Earthquake activity alone does not conclusively indicate that Lō‘ihi is erupting. But the locations of recent earthquakes directly beneath the volcano’s summit region plausibly suggest magmatic or volcanic origin, such as adjustments within the magma reservoir or volcanic edifice. We would, however, expect to see many more earthquakes associated with an eruption.
     The most recent confirmed eruption of Lō‘ihi occurred in 1996. That year, an energetic earthquake swarm began in July and quickly intensified, motivating a scientific expedition to Lō‘ihi to seize an unprecedented opportunity to possibly observe a submarine eruption. Thousands of earthquakes, including over a dozen with magnitudes greater than 4.5, were recorded from beneath the summit and south flank of the volcano between July and September 1996.
Pillow lava from an eruption at Lo`ihi. Photo from University of Hawai`i
      Subsequent viewing and mapping of the Lō‘ihi summit region showed that, consistent with magma movement from beneath the summit area, a significant portion of it had collapsed. Fresh pillow lavas and glassy fragments collected during submersible dives also confirmed the occurrence of an eruption.
     Because Lō‘ihi is still so deep beneath the ocean’s surface, the USGS regards Lō‘ihi as a low- to very low-threat volcano. There are no immediate plans for additional monitoring instruments and our views of Lō‘ihi for the foreseeable future will be strictly seismological.

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AN EXTREME HIGH TIDE MESSAGE has been issued for the weekend by Hawai`i County Civil Defense Agency. The National Weather Service reports unusually high tides, also known as King Tides, may cause dangerous flooding conditions along all shores of Hawai`i Island through Sunday before gradually subsiding next week.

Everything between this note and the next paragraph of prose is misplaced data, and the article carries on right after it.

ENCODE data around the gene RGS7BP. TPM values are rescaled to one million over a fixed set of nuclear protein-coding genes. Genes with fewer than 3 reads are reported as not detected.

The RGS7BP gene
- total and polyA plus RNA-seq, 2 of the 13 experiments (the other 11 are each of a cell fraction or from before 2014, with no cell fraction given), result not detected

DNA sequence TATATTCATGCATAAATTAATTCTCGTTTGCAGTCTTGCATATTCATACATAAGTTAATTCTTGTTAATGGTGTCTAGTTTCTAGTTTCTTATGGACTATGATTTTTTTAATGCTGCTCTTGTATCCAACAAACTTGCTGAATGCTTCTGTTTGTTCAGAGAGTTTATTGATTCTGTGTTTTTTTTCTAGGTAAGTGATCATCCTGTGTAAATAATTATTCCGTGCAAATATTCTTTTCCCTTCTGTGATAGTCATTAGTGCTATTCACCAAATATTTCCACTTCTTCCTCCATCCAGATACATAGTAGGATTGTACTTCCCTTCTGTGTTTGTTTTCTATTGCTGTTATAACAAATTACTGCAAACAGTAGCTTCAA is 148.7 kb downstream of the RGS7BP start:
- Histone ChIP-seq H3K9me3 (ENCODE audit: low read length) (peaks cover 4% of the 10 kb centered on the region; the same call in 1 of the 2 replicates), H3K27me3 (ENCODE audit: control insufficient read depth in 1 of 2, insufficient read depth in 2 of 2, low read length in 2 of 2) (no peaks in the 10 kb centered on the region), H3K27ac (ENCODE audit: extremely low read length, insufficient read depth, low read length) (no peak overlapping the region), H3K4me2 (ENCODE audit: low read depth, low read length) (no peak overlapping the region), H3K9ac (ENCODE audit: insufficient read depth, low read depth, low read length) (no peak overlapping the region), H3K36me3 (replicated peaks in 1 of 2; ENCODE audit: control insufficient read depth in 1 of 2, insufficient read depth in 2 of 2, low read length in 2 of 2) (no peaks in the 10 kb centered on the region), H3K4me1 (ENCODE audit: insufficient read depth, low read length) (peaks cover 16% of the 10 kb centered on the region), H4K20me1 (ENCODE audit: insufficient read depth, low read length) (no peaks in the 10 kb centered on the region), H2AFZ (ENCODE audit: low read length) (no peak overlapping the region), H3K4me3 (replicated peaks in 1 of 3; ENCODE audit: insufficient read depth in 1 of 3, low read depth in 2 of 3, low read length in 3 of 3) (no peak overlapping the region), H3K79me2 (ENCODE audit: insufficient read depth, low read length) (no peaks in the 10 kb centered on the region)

"Due to the King Tides, be aware that coastal areas, beaches, low-lying roads, boat ramps, and harbors may be dangerously impacted during the afternoon and evening hours. A below advisory level south swell will enhance impacts to exposed shores. These high tides and swell will cause higher beach run up, flooding and erosion."
King Tides are expected to send seawater running up onto the shores
through this weekend. Image from University of Hawai`i
     Because of these dangerous conditions, the following precautions should be taken, warns Civil Defense:  "Ocean front residents, beach-goers, and boat owners are advised to be on the alert for high surf, strong currents, and coastal flooding. As a precaution, consider postponing ocean activities until these hazards are over.  As always, precautionary measures should be taken before night fall.
Special caution to the coastal areas in and around Kapoho during the high tide periods.
     There are no closures of roads or beaches. "However, be aware closures may occur without notice.
Radio stations and this public notification will be updated and you will be informed of any conditions that may affect your safety," reports Civil Defense.